|Publication number||US4196877 A|
|Application number||US 05/806,580|
|Publication date||Apr 8, 1980|
|Filing date||Jun 15, 1977|
|Priority date||Jun 15, 1977|
|Publication number||05806580, 806580, US 4196877 A, US 4196877A, US-A-4196877, US4196877 A, US4196877A|
|Inventors||Jean L. Mutrux|
|Original Assignee||Mutrux Jean L|
|Export Citation||BiBTeX, EndNote, RefMan|
|Patent Citations (9), Referenced by (35), Classifications (7)|
|External Links: USPTO, USPTO Assignment, Espacenet|
This invention relates to aircraft, and more particularly to a vertical takeoff and landing (VTOL) aircraft of the type shown in my U.S. Pat. No. 3,640,485, issued Feb. 8, 1972.
Among the several objects of this invention may be noted the provision of an improved VTOL aircraft wherein, for a given power input, the lift is increased; the provision of such an aircraft which is readily maneuverable during takeoff, flight and landing; the provision of such an aircraft which, while capable of increased lift, is subject to reduced drag during flight; the provision of such an aircraft in which the power source is isolated from the fuselages thereby to minimize the noise level in the passenger compartments during operation of the aircraft; the provision of such an aircraft having twin fuselages adapted to be maintained generally horizontal during flight; the provision of such an aircraft having a protected propulsion system (e.g., rotor blades) for reducing the danger of damage to the system; and the provision of such an aircraft having fewer moving parts and precision mechanisms for lower manufacturing and maintenance costs.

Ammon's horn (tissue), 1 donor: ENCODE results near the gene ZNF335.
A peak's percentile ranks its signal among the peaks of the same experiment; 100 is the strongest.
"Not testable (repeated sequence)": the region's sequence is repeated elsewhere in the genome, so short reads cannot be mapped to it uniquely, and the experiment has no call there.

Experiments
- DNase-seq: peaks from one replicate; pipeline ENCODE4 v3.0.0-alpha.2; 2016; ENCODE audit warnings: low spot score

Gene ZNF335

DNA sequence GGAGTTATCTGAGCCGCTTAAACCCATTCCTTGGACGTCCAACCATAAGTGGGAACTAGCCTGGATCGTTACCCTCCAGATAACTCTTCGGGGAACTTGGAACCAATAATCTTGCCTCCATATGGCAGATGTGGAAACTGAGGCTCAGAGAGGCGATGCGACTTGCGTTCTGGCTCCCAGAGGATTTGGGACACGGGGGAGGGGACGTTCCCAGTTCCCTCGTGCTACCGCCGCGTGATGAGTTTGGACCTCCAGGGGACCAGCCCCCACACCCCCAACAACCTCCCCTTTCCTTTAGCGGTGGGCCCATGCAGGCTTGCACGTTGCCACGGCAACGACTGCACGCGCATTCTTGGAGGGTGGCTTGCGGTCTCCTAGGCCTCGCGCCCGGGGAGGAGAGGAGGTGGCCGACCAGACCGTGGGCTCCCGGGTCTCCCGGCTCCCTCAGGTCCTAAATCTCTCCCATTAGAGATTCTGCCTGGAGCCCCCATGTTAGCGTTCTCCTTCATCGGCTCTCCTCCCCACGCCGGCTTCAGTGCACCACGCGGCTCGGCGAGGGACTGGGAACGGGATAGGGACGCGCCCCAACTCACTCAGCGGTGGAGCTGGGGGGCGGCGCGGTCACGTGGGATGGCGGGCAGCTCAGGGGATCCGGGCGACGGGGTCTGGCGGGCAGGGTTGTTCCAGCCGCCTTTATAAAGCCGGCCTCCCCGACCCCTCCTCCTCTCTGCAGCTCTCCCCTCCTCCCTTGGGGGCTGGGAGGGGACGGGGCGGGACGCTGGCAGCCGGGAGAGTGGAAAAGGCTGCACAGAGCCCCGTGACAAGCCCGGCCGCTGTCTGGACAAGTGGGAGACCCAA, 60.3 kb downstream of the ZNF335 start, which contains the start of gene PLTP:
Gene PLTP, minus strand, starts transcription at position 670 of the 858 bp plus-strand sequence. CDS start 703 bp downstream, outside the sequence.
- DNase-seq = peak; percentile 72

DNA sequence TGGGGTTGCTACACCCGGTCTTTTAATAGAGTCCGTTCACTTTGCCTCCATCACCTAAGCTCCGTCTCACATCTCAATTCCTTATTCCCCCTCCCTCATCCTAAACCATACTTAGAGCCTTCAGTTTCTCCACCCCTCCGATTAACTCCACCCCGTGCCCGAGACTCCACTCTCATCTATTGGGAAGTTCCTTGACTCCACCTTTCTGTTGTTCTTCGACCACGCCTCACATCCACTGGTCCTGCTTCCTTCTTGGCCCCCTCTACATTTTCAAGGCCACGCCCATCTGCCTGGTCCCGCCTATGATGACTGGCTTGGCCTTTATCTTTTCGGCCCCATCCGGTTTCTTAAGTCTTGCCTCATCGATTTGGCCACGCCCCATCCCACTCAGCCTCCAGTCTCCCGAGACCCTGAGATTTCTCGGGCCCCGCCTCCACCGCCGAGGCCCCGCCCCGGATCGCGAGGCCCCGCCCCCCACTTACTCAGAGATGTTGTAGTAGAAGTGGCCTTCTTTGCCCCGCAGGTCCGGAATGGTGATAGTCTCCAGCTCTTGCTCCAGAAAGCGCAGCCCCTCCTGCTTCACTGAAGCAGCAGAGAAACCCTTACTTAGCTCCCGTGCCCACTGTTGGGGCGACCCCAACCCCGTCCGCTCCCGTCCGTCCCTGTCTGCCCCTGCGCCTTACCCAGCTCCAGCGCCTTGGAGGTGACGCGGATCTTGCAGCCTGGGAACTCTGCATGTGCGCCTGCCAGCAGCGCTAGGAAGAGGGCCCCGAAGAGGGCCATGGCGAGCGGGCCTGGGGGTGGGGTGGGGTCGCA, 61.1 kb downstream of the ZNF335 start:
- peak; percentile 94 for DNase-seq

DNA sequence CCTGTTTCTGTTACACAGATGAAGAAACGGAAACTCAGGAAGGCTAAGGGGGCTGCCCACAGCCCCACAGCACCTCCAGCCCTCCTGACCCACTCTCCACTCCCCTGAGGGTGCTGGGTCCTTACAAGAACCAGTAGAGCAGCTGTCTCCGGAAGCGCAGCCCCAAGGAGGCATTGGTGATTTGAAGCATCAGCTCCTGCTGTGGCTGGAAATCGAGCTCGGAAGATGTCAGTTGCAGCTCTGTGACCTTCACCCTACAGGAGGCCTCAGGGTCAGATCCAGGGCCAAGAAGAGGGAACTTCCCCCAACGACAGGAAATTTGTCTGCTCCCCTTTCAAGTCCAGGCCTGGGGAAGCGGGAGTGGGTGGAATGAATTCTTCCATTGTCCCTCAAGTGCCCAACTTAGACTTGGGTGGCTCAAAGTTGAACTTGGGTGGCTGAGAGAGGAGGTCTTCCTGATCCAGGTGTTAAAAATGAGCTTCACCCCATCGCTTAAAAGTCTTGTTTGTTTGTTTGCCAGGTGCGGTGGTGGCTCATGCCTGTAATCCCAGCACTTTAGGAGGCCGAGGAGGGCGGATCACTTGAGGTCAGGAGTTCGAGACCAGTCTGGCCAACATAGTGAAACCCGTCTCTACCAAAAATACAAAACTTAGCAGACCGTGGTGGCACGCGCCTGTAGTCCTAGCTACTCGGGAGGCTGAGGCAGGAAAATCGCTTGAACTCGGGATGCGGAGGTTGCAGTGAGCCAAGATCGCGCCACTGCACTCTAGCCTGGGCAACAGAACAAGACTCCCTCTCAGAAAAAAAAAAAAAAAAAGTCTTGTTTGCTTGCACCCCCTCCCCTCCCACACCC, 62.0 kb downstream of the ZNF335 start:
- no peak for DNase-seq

In general, an improved aircraft of this invention comprises a generally annular wing structure surrounding a circular central structure forming an annular air duct, a first fuselage extending longitudinally of the aircraft at one side of the wing structure, and a second fuselage extending longitudinally of the aircraft at the other side of the wing structure. Rotor means carried by the central structure comprises a plurality of rotor blades extending radially across the duct from the central structure, the blades being rotatable relative to the central structure around the duct for inducing airflow through the duct to effect a lift on the aircraft. The annular wing structure consists of forward and rear wings having cross sections forming air foils. The forward wing has a generally semicircular trailing edge and the rear wing has a generally semicircular leading edge with these edges defining a circle generally concentric with and spaced from the central structure.
Other objects and features will be in part apparent and in part pointed out hereinafter.
FIG. 1 is a plan of an aircraft of this invention;
FIG. 2 is a side elevation of the aircraft;
FIG. 3 is a vertical longitudinal section on line 3--3 of FIG. 1;
FIG. 4 is a vertical transverse section on line 4--4 of FIG. 1;
FIG. 5 is an enlarged fragment of FIG. 1 with parts broken away to show details;
FIG. 6 is a perspective illustrating certain navigational control elements;
FIG. 7 is a vertical section on line 7--7 of FIG. 5;